The impact from frivolous lawsuits and Georgia’s flawed tort system is reaching a dangerous tipping point—leaving everyday consumers to ultimately foot the bill and companies in a lurch. In fact, the Americans for Tort Reform Foundation recently ranked Georgia as the country’s number one “judicial hellhole”—an embarrassing honor to say the least.

“Georgia replaced California on the top of this year’s list thanks in no small part to a massive $1.7 billion nuclear verdict that can charitably be called concerning,” explains the tort reform organization. “Georgia state courts issue some of the country’s largest nuclear verdicts [verdicts over $10 million] in state and superior courts, as personal injury lawyers cash in on plaintiff-friendly judges that benefit greatly from trial lawyer campaign contributions.”

While this issue has been spiraling for years, efforts to rein in lawsuit abuse in Georgia have languished. Even the most common sense reforms have gone down in dramatic flames in the Georgia General Assembly.

Early this year, a bipartisan coalition of state senators pushed a measure to repeal Georgia’s unique seatbelt gag rule. Sponsored by Sen. Ben Watson, R-Savannah, it would have allowed juries to consider whether a plaintiff was wearing a seatbelt when apportioning damages in auto accident lawsuits, and why not? It’s important for juries to know all of the facts, and this would have brought Georgia in line with other states. Unfortunately, the measure died on the Senate floor.

This was just one in a line of failed tort reform measures, but Gov. Brian Kemp has had enough. “The laws on our books make it too easy to bring frivolous lawsuits against Georgia business owners which drive up the price of insurance and stop new, good-paying jobs from ever coming to communities that need them the most,” Kemp said at a Chamber of Commerce meeting. “Local trucking companies either can’t afford the insurance they’re offered, or can’t find a carrier altogether, and business owners live in fear of being sued for ridiculous claims on their property”

Some experts call this phenomenon “social inflation.” The costs of defending against a deluge of frivolous lawsuits or paying outrageous nuclear verdicts takes a financial toll on companies. In order to stay in business, they must raise their prices—forcing consumers like you and me to pay the price for our broken tort system. This is essentially a tax by another name. Some estimates suggest that Georgians pay a $1,100 a year “tort tax,” which goes to cover these costs.

Some members of the General Assembly may have balked at curtailing lawsuit abuse, but Kemp has vowed to forge ahead. He recently announced, “Next legislative session, I look forward to working with members of the General Assembly on legislation that provides much needed relief to countless small businesses and job creators, reduces insurance premiums for hardworking Georgians and their families, and treats both plaintiffs and defendants fair!”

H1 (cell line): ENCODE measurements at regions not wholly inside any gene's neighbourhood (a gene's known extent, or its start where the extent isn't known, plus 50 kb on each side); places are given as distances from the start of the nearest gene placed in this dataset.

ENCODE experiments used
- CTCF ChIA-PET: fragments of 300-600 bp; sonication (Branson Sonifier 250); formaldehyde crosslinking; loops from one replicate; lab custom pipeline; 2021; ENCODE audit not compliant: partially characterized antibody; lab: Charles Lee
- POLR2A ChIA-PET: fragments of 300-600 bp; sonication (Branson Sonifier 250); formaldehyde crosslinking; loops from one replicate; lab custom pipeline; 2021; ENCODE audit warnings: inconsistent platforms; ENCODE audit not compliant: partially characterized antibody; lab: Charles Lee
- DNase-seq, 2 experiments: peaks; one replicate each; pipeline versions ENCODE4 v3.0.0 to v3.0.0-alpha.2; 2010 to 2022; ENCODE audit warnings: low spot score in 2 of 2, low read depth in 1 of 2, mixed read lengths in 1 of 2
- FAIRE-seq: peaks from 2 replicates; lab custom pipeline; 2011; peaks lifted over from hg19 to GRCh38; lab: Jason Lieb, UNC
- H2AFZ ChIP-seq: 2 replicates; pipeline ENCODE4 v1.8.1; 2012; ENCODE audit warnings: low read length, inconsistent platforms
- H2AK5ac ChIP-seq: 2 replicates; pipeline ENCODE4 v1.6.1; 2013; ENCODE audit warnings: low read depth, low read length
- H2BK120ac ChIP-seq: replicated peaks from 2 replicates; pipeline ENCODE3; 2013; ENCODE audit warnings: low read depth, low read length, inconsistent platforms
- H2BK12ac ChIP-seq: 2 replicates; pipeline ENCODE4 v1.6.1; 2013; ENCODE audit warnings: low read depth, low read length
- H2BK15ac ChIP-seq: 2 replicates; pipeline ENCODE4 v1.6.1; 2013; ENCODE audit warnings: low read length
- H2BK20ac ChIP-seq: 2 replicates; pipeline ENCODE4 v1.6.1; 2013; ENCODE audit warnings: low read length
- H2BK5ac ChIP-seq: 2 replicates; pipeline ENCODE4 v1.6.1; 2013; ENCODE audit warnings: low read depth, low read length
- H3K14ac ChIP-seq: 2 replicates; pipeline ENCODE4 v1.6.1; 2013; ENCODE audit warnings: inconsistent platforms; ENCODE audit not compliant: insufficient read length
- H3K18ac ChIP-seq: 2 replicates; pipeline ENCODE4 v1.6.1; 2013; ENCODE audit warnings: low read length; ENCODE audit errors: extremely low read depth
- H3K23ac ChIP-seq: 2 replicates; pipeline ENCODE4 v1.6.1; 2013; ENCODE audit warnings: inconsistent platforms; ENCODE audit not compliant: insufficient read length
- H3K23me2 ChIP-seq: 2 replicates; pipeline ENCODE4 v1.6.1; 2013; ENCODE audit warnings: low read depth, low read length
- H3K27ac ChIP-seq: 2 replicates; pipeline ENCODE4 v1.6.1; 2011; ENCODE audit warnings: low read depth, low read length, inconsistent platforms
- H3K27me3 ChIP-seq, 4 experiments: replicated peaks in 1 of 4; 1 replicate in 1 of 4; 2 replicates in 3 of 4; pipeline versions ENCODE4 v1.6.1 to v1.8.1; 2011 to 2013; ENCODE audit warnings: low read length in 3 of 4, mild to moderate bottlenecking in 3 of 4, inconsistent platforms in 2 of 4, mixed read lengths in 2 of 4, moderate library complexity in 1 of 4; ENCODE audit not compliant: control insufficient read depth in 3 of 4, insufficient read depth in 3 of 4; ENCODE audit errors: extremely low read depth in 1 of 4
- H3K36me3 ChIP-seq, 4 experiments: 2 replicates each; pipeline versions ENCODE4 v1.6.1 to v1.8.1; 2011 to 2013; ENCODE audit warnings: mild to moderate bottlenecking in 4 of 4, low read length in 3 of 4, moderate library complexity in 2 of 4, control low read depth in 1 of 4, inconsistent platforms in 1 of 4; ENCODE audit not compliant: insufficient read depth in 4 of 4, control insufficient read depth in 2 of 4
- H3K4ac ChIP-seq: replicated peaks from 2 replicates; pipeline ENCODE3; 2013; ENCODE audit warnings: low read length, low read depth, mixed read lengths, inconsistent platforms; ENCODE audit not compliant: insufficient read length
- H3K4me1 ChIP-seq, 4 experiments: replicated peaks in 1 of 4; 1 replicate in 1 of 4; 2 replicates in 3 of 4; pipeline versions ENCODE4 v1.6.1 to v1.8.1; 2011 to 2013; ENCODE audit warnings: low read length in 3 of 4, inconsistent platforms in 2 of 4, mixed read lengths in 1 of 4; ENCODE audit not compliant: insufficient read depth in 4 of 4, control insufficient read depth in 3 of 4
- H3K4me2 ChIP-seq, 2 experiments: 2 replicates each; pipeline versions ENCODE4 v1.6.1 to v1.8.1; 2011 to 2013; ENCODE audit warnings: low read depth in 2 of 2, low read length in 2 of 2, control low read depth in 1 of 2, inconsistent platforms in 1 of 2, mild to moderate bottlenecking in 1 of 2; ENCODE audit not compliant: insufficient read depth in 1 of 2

Kemp is also flanked by new allies. A political group—called Hardworking Georgians—has formed to support tort reform, and they are planning a six-figure media blitz to educate Georgians on our broken system’s impact.

It isn’t entirely clear what specific solutions the Legislature may consider, but there are some hints. Georgia Chamber of Commerce President and CEO Chris Clark stated his organization’s main legislative goals for 2024: addressing “premises liability” and “direct action.” The former allows plaintiffs to sue property owners for crimes that occurred on their premises, even if they didn’t perpetrate the crime, and the latter incentivizes plaintiffs to sue insurers, rather than the insured party who is accused of causing damages.

Both of these policies have led to our toxic legal environment and merit honest consideration in the Legislature, but there may be more tort reform bills than just these. I wouldn’t be surprised if the seatbelt gag rule returns as a topic of debate.

One issue that hasn’t gained much attention—but should—is anchoring. “It is the process by which plaintiff attorneys ask juries for judgments that are far beyond what have normally been considered reasonable,” I wrote in a previous column. Once a plaintiff attorney plants this seed, juries are more likely to deliver unprecedented verdicts. Studies have shown that anchoring results in verdicts being inflated by about 80 percent over what is deemed reasonable.

While it is critical that plaintiffs get a fair shake in court, Georgia’s system seems tilted against defendants, but they aren’t the only losers in this system. Georgians and Georgia companies who absorb the costs are too. Kemp loves to say, “Georgia is the best place to live, work, and raise a family” and recently announced that the Peach State was ranked the best place for business for the 10th straight year. With an exploding “tort tax,” it’s not clear how long Georgia can hold onto those accolades.